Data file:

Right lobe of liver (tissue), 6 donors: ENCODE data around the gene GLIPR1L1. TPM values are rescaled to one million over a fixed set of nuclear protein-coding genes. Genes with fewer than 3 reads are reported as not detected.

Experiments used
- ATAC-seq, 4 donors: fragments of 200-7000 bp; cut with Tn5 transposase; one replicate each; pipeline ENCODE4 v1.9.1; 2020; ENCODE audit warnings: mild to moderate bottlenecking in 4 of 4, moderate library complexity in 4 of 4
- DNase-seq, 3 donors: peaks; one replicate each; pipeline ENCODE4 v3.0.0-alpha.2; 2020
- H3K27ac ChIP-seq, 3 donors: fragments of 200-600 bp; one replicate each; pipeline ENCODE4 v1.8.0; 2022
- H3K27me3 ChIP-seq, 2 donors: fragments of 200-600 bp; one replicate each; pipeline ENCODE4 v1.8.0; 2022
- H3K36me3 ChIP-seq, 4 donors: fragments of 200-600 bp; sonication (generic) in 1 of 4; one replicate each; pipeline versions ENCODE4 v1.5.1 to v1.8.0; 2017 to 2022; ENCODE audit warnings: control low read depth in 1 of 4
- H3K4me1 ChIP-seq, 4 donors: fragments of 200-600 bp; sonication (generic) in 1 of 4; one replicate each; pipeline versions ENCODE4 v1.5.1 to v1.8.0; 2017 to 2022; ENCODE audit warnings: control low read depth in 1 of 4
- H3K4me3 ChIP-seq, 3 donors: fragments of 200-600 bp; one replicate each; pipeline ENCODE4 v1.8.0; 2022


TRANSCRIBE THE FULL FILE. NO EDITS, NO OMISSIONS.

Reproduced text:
Right lobe of liver (tissue), 6 donors: ENCODE data around the gene GLIPR1L1. TPM values are rescaled to one million over a fixed set of nuclear protein-coding genes. Genes with fewer than 3 reads are reported as not detected.

Experiments used
- ATAC-seq, 4 donors: fragments of 200-7000 bp; cut with Tn5 transposase; one replicate each; pipeline ENCODE4 v1.9.1; 2020; ENCODE audit warnings: mild to moderate bottlenecking in 4 of 4, moderate library complexity in 4 of 4
- DNase-seq, 3 donors: peaks; one replicate each; pipeline ENCODE4 v3.0.0-alpha.2; 2020
- H3K27ac ChIP-seq, 3 donors: fragments of 200-600 bp; one replicate each; pipeline ENCODE4 v1.8.0; 2022
- H3K27me3 ChIP-seq, 2 donors: fragments of 200-600 bp; one replicate each; pipeline ENCODE4 v1.8.0; 2022
- H3K36me3 ChIP-seq, 4 donors: fragments of 200-600 bp; sonication (generic) in 1 of 4; one replicate each; pipeline versions ENCODE4 v1.5.1 to v1.8.0; 2017 to 2022; ENCODE audit warnings: control low read depth in 1 of 4
- H3K4me1 ChIP-seq, 4 donors: fragments of 200-600 bp; sonication (generic) in 1 of 4; one replicate each; pipeline versions ENCODE4 v1.5.1 to v1.8.0; 2017 to 2022; ENCODE audit warnings: control low read depth in 1 of 4
- H3K4me3 ChIP-seq, 3 donors: fragments of 200-600 bp; one replicate each; pipeline ENCODE4 v1.8.0; 2022